Bishop Johnson, who was ordained in the Baltimore-Washington Conference and now leads both the Eastern Pennsylvania and Peninsula-Delaware conferences, expressed her enthusiasm for the possibilities inherent in the proposed partnership. “We have to trust God to do a new thing,” she said. “We have the opportunity to work together as brothers and sisters in Christ. God is creating a new vision. God is creating a new future.”
Bishop Easterling, who is expected to lead the two conferences when the affiliation is approved, said the leaders of both conferences are beginning to think about how to “leverage our strengths, resources, our intellectual property and how we are for the kingdom of God.”
Bishop Easterling acknowledged that some people have expressed concerns that some of the weaknesses that were present when the two conferences were yoked, (from 1960-1990) might reappear.
She immediately addressed those fears.
“This is a new affiliation model. While it is always helpful to learn from the past, we will not be imprisoned by it,” the bishop stressed. “We are in an emerging place in the church. We will not be well served trying to grasp old methodologies or practices.”
It will be important that people not make assumptions ahead of the information that is available about the affiliation, the bishop added.
“If the Book of Discipline doesn’t explicitly disallow something, we will consider it,” Bishop Easterling said. “We will be creative in leveraging our strengths to deepen our ability to make disciples of Jesus Christ for the transformation of the world.”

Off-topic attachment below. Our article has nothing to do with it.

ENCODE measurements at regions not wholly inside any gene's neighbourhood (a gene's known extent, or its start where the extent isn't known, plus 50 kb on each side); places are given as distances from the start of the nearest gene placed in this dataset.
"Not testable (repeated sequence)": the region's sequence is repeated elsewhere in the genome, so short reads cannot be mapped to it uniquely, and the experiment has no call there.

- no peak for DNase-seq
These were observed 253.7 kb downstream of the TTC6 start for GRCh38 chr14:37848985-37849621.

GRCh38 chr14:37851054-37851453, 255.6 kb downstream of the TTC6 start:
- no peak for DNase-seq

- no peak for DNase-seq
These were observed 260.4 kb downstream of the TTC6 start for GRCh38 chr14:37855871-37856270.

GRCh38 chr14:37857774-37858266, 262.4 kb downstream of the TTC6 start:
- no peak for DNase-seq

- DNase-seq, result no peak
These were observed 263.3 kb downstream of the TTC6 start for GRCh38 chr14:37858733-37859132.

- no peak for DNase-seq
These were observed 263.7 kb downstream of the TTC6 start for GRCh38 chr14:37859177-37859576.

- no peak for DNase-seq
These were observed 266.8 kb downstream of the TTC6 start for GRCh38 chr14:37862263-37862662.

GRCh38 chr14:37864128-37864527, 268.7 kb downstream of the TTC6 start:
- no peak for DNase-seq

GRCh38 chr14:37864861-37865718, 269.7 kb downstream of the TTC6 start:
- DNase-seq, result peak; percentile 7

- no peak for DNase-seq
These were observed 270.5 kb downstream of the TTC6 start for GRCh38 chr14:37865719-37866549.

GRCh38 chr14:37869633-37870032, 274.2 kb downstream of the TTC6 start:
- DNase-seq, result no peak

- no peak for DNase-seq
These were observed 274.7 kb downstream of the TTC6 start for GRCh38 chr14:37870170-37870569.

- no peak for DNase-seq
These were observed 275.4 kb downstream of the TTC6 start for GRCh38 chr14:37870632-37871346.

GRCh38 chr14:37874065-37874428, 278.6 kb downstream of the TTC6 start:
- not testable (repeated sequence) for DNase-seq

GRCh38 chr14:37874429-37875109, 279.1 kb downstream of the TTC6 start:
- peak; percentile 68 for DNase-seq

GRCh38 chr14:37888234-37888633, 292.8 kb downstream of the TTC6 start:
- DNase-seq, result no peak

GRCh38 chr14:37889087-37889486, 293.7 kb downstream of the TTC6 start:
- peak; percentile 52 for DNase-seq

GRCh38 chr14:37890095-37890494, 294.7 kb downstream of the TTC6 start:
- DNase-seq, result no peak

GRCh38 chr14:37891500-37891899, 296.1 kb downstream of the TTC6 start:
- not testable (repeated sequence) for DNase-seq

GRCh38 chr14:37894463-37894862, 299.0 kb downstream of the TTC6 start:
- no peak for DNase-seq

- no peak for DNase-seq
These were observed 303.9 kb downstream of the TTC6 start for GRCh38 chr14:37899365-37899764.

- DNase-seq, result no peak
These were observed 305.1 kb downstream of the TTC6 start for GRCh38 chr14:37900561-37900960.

Other people expressed concerns that the smaller Peninsula-Delaware Conference might in some ways be overtaken by the larger Baltimore-Washington Conference. However, the bishop said it is her plan that the two conferences will collaborate as peers, not competitors; and that they will move forward with nimbleness and grace in their shared commitment to follow Jesus.
“How do we do that as a team? How do we walk this road together? We will discover that together. If we are a grace-filled people and give one another room to grow into the partnership, this affiliation will succeed” she said.
Ministry and stewardship leaders in both annual conferences have already begun considering ways to share resources, training opportunities, and more.
Both conferences are deeply committed to their young people’s ministries, and hold annual retreats for youth in Ocean City, which might in some way be combined. Both also have robust anti-racism ministries and camping programs that might share expertise and resources. Many other ideas for collaboration are presenting themselves.
In addition, a new process for considering the resolution of complaints that are filed with the episcopal office is being created to free up time for the bishop to focus on her teaching, preaching, spiritual formation, and other duties of her office.
“We are living in extraordinary times, unprecedented times. God is doing a new thing, can you not perceive it,” asked Easterling, quoting Isaiah 43:19. “God will not take us where God will not bless us.”